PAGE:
Nature

On 6 degrees of climate change

Polar bears - CNN

(CNN) – Climate change is all about degrees. John D. Sutter CNN Six degrees Celsius of warming may not sound like much — probably because “temperatures can swing by 6 degrees within an hour if a warm front passes, and it doesn’t mean the end of the world,” said Mark Lynas, author of a book… On 6 degrees… Read More »

UK’s cash-starved parks at tipping point of decline, MPs warn

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Slashed budgets risk the nation’s 27,000 parks becoming no-go areas, with negative effects on park-goers’ health and the… Damian Carrington The Guardian The UK’s cash-starved parks are at a tipping point of decline, MPs have warned, with severe impacts expected for park-goers’ health, community cohesion and the… UK’s cash-starved… Read More »

The environmental costs of Trump’s wall

Environment - The Conversation

It looks like Donald Trump’s “great, great wall” is actually going to happen. Shonil Bhagwat The Conversation Its likely impact on human society has been well-noted, but in the longer-term a barrier across an entire continent will also have severe ecological consequences. The US-Mexico border… The environmental costs… Read More »

Massive ancient undersea landslide discovered off Great Barrier Reef

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Scientists were amazed to find remains of 300,000-year-old sediment slip while conducting 3D mapping of deep sea floor… Australian Associated Press The Guardian Evidence of a massive undersea landslide that took place more than 300,000 years ago has been discovered off the Great Barrier Reef… Massive ancient undersea… Read More »

World’s Priciest Coffee Is Hand-Picked From Elephant Dung

A mahout washes his elephant on November 26, 2016 in Baan Ta Klang, Thailand. 

Photographer: Taylor Weidman/Bloomberg

Ever since the Kopi Luwak craze began more than a decade ago, coffee connoisseurs have sought unusual ways to make the perfect brew. Adam Majendie Bloomberg Kopi luwak is an Indonesian coffee originally made from part-digested beans defecated by wild palm civets, the gastric process of the animal helping improve the taste of the coffee. But as the luwak… World’s Priciest Coffee… Read More »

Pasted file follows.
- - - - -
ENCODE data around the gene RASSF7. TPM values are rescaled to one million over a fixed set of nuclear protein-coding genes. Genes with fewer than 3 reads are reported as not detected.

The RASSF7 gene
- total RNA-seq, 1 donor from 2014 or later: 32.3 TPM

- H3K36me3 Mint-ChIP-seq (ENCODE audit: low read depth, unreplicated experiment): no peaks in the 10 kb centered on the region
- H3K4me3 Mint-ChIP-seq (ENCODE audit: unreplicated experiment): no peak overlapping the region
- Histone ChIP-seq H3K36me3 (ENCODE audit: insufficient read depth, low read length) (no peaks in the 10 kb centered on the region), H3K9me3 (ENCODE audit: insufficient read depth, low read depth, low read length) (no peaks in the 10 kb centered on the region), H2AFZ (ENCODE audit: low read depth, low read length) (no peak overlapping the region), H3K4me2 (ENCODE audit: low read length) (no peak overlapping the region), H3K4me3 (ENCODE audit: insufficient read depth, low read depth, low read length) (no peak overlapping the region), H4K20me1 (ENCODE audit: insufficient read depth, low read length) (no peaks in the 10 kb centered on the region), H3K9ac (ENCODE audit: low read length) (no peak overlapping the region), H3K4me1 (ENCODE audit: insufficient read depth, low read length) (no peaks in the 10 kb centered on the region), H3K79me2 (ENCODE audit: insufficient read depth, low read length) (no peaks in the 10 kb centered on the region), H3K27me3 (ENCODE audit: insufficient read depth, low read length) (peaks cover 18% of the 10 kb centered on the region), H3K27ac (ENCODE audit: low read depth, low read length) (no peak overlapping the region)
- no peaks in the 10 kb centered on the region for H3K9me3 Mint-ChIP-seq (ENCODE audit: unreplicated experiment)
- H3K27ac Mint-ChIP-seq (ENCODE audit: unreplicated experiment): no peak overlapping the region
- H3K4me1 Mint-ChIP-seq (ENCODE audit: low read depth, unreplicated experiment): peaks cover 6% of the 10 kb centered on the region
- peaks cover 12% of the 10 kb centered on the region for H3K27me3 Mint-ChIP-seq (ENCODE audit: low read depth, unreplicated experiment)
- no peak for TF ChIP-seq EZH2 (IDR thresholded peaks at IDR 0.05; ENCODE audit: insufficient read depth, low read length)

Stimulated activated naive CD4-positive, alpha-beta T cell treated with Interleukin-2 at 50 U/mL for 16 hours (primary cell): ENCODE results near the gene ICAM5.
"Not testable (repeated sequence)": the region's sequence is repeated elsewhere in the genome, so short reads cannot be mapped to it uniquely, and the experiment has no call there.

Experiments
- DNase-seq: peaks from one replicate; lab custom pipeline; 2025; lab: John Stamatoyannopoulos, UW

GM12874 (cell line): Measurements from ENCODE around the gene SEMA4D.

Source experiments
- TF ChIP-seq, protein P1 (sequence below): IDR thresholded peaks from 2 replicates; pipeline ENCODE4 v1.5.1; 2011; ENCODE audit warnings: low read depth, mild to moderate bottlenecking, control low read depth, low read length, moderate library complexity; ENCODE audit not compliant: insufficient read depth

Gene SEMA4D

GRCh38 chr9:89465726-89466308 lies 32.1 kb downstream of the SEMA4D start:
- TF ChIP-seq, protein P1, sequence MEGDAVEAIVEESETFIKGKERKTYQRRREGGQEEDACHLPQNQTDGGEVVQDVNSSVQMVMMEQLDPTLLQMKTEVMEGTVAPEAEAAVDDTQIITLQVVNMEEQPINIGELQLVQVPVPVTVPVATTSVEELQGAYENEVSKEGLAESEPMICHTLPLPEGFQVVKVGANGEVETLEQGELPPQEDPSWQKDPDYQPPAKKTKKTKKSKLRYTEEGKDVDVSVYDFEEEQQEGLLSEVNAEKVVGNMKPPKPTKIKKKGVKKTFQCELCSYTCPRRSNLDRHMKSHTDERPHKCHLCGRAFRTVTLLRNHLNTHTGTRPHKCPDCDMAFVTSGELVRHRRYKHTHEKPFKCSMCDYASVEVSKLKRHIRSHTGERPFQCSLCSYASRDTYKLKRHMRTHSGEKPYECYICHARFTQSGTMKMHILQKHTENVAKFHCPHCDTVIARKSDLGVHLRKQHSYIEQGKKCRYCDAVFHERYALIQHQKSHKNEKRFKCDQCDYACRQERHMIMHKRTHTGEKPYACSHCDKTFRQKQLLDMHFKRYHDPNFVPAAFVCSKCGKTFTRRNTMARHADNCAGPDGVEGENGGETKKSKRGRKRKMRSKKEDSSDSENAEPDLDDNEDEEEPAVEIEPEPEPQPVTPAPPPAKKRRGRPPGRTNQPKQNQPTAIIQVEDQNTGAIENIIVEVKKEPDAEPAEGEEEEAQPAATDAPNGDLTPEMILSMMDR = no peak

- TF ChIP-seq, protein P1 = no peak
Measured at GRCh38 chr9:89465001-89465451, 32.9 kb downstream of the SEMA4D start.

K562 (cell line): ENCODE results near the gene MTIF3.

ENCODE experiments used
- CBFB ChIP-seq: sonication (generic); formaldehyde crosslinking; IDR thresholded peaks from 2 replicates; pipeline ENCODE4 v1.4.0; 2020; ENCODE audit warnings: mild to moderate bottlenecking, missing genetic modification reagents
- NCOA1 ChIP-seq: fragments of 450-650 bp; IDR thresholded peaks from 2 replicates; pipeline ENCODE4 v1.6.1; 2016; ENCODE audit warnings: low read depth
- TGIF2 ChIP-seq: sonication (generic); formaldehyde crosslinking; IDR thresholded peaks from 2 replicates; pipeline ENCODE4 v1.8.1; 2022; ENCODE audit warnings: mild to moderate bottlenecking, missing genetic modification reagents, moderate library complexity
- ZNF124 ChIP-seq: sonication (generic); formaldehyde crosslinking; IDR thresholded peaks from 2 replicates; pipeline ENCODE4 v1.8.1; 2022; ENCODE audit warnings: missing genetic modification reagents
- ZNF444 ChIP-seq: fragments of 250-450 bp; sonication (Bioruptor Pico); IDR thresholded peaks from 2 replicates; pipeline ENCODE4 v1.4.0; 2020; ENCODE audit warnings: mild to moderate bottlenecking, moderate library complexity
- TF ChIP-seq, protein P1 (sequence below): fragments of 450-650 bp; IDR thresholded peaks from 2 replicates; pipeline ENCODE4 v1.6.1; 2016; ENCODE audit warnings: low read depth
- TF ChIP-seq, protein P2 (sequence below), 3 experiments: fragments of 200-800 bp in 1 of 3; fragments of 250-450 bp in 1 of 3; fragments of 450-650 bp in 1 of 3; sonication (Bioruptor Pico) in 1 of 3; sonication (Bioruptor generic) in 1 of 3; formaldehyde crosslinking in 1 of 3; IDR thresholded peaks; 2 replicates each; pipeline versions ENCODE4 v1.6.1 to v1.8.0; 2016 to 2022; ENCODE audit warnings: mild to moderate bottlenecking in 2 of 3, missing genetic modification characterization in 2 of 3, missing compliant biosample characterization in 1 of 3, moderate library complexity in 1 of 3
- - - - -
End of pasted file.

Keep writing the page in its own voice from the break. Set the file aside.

Scientists Discover Prehistoric Giant Otter Species In China

Giant - NPR

Six million years ago, giant otters weighing more than 100 pounds lived among birds and water lilies in the wooded wetlands of China’s Yunnan province. Merrit Kennedy npr That’s according to new research from a team of scientists who discovered a well-preserved cranium of the newly-discovered species in an open lignite mine in 2010. They recently published their… Scientists Discover Prehistoric… Read More »

Sewage leak closing Tasmanian oyster farms, deterring swimmers

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A sewage leak, which has closed some Tasmanian oyster farms, will cost jobs and hurt the economy in the St Helen’s region, the mayor has… Georgie Burgess ABC Heavy rainfall on Friday caused a TasWater pump station to overflow and leak raw sewage into Georges Bay on the state’s east… Sewage leak closing… Read More »

Republicans step up push for Arctic drilling in wildlife refuge

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WASHINGTON, D.C. (Bloomberg) — Far above the Arctic Circle, one of the longest-running controversies in U.S. oil drilling is about to… ALEX NUSSBAUM World Oil Bouyed by Donald Trump’s election, Republicans are pushing to allow oil exploration in the Arctic National Wildlife Refuge, the… Republicans step up… Read More »